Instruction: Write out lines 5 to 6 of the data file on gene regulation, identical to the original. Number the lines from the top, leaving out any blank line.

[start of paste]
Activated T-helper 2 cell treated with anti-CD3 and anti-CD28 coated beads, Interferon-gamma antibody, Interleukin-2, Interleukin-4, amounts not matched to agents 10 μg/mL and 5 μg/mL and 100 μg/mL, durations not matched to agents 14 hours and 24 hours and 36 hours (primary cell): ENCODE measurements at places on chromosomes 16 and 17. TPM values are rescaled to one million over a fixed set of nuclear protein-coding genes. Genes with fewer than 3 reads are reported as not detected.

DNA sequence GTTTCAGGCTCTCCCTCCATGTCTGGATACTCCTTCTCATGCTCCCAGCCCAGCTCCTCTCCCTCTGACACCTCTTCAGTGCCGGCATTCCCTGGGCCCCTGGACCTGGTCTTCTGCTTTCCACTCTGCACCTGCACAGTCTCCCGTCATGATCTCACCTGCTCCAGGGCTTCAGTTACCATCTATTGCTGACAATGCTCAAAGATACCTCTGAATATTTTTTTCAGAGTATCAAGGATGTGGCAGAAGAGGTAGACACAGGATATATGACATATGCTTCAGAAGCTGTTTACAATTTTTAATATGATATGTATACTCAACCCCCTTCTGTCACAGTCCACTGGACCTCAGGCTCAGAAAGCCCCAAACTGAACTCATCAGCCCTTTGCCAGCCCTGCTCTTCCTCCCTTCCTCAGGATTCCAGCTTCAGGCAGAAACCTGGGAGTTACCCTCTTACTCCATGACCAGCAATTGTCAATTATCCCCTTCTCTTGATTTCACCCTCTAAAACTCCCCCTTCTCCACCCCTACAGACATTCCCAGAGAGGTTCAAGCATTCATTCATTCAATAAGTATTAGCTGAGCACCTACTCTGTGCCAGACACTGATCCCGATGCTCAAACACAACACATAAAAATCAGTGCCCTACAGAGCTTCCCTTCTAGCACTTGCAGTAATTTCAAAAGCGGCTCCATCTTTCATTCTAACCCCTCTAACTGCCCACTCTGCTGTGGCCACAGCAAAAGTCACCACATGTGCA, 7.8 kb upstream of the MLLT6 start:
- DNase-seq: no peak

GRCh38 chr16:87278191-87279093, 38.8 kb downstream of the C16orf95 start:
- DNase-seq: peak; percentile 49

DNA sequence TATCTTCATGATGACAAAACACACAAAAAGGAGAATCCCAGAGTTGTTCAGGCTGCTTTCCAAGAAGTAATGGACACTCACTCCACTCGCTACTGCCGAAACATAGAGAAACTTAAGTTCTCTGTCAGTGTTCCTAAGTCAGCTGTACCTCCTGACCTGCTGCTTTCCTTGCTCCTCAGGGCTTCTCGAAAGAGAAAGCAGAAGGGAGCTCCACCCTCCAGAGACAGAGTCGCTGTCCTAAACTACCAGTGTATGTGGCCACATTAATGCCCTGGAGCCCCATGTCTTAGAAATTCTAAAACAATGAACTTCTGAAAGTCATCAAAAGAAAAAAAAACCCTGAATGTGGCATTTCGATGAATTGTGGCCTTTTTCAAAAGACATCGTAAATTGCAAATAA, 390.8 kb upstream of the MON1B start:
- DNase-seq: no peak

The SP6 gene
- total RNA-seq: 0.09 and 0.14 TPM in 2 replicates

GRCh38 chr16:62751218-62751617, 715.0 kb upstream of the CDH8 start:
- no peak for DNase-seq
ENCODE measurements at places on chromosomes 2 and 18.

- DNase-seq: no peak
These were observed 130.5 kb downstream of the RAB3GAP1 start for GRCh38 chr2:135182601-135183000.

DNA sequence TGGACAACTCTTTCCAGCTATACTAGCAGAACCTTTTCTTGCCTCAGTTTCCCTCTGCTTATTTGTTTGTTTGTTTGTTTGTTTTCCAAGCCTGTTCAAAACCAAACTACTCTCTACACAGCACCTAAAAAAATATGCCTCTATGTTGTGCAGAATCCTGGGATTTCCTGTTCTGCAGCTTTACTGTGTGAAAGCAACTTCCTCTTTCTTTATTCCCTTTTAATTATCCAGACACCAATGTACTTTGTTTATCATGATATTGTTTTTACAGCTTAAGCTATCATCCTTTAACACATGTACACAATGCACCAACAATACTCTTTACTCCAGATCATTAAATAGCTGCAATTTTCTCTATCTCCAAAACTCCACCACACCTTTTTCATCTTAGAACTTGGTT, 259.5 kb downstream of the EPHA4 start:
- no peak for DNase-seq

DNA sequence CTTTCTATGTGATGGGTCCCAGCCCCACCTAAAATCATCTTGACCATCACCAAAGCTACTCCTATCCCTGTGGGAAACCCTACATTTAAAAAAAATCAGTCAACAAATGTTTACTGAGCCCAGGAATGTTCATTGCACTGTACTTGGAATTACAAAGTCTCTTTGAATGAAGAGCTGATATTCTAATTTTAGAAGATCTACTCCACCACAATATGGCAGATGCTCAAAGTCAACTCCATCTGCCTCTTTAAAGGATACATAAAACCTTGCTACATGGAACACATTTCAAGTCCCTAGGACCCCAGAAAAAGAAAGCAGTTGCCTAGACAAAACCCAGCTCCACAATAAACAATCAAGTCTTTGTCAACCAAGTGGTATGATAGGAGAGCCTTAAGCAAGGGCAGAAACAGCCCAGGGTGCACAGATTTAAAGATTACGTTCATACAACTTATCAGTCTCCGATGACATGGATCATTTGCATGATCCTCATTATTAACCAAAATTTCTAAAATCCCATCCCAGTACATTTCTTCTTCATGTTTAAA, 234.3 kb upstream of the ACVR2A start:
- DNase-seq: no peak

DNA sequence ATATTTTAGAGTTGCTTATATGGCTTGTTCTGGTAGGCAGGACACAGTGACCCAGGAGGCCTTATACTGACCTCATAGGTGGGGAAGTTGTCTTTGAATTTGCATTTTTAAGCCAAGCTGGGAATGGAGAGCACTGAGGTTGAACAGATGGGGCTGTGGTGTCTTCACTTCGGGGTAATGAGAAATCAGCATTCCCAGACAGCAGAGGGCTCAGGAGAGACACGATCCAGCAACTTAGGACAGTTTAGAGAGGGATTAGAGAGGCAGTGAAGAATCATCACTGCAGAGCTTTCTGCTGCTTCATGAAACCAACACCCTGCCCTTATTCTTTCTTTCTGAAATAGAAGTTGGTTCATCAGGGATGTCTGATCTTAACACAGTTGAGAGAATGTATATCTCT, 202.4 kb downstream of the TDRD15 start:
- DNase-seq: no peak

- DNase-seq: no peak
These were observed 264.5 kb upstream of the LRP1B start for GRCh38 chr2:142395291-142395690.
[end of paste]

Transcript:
- DNase-seq: peak; percentile 49

DNA sequence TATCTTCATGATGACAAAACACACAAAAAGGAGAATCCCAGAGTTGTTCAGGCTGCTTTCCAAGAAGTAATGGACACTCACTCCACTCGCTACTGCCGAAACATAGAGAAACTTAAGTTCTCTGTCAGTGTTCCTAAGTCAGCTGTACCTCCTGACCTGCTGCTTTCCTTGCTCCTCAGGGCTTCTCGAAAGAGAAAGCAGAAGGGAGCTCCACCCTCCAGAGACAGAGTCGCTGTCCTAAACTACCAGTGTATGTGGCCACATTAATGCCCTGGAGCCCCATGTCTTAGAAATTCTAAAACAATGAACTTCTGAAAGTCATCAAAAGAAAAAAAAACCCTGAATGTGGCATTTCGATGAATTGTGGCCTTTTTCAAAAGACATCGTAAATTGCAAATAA, 390.8 kb upstream of the MON1B start: